Movie award winners and contenders
Award season has started so the highlights this week include a Golden Globe winner, two Oscar contenders and a batch of Genie nominees. Also a film once touted as a contender, some updated Shakespeare and the usual escapist fare.
Here’s the list:
A Separation 4 ½ stars
Haywire 3 ½
Extremely Loud and Incredibly Close 2 ½
Canada’s Top 10 --
Position Among the Stars --
Red Tails --
A SEPARATION: The genre is listed as “art house” but don’t let that mislead you. Yes it’s from (and definitely about) Iran. The language is Farsi and you understand it through subtitles. However, this film is also utterly absorbing; it moves fast, tells a universal story that could happen anywhere and can be enjoyed in two ways: for the story alone or as a portrait of modern life in Iran. We get a rich backgrounder, told subtly and sometimes, because the censors were watching, by implication only.
Class differences drive the tale. A middle class wife wants to emigrate for the sake of her daughter. Her husband won’t abandon his dementia-afflicted father or let the daughter go. He hires a woman from the working-class suburbs as a caregiver but poverty, pride, and religious traditions shake the calm away. The film ends up in court, but not one we’re used to seeing. Witnesses and accused talk and argue at will as the judge tries to make sense of the conflict.
Authentic details, a strong script and excellent naturalistic acting make this a special film. No wonder it’s been winning awards (Berlin, Vancouver Film Festival, Golden Globes) and is a favorite for an Academy Award. Good to see, while so many pressures are trying to get us to hate Iran these days. (Fifth Avenue Cinemas) 4 ½ out of 5
CORIOLANUS: One of Shakespeare’s lesser-known tragedies has much to say about politicians and pride. It’s set in old Rome but the issues feel contemporary. Ralph Fiennes recognized that and set his film version in our modern age where information is transmitted by an all-news TV channel and soldiers in battle look like U.S. marines in Iraq. It’s his first directing effort and it works, with a compelling story and fine acting. He stars as a Roman general who is lured into politics on the strength of his war-hero status. He’s too proud to listen to the people though and suspends civil liberties in the face of their growing demonstrations.
A party revolt sends him into exile where he joins an enemy army (led by Gerard Butler) mobilizing to conquer Rome. Fiennes plays it fierce. He’s said to have “grown from a man to a dragon”. It’s up to his mother, portrayed brilliantly by Vanessa Redgrave, to argue some sense into him. Brian Cox, another standout, plays a senator who encourages him in his rise, only to regret it. There are tough battle scenes and, befitting the modern day setting, only a little of the “From whenst comst thou?” language. Mostly it only sounds mildly quaint. “It shall be so.” (International Village) 4 out of 5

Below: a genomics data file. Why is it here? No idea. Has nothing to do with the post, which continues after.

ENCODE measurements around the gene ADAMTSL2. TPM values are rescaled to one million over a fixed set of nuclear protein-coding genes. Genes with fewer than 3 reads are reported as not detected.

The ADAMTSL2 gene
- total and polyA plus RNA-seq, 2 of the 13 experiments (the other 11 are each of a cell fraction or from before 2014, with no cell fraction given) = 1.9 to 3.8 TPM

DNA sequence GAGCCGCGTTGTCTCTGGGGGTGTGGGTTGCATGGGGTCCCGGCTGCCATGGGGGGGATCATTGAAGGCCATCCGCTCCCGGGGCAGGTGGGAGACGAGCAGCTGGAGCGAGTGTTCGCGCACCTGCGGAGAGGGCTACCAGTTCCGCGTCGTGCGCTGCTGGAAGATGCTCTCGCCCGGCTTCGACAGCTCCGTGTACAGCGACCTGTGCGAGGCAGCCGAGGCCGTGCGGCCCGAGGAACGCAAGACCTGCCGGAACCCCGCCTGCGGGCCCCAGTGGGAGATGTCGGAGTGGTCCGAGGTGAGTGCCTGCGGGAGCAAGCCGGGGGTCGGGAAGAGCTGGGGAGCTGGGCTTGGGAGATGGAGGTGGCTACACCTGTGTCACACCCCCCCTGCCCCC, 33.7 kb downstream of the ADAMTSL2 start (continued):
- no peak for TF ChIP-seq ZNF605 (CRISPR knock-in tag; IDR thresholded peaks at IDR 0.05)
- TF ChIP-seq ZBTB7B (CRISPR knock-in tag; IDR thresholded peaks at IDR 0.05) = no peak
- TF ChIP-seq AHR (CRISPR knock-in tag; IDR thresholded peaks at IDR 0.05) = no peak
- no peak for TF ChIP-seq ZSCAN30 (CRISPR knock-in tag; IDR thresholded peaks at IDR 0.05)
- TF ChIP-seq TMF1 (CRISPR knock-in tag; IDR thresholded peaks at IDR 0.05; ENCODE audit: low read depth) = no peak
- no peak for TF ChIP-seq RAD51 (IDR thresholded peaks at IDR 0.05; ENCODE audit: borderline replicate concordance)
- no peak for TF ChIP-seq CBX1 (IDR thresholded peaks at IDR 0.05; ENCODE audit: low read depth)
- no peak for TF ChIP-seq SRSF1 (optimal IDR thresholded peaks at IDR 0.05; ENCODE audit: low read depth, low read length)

HAYWIRE: Sometimes we just want to have fun at a movie. That Steven Soderbergh delivers with this intricately-wound international thriller that is chock-a-block with big name actors (Ewan McGregor, Michael Fassbender, Michael Douglas, Antonio Banderas) but centers completely on a new arrival from the world of mixed martial arts. Her name is Gina Carano. Soderbergh got perfectly serviceable line-readings out of her and lots of kicks, jabs, flips and jumps and an amazing driving-backwards through the woods sequence. She controls the movie and all the men in it.
Right off the top, she gets into a kicking fight in a café with Channing Tatum and escapes by high jacking a car (and its owner, to whom she tells her whole story). She works for a private contractor that does CIA-like jobs for Michael Douglas. A hostage rescue in Barcelona (Banderas territory) leads to a double cross and she gets a chance for redemption with a British agent (Michael Fassbender) on a small job in Ireland. Nothing turns out as promised though and Carano has to battle on through a number of countries, tense standoffs and kinetic action cycles until she clears up what’s really been going on. Slick, undemanding entertainment. (Scotiabank and suburban theatres) 3 ½ out of 5
EXTREMELY LOUD AND INCREDIBLY CLOSE: This film works so hard to extract emotions out of 9-11 that it becomes more than a bit uncomfortable when it should be poignant and nice. Thomas Horn, a newcomer to acting who’s previous achievements were on TV’s Jeopardy, does a credible job playing a lad of just about his age. He’s a New Yorker whose dad died that day in the World Trade Centre. (Tom Hanks plays him with a twinkle in the flashbacks and Sandra Bullock plays the mother perpetually distracted in the present day).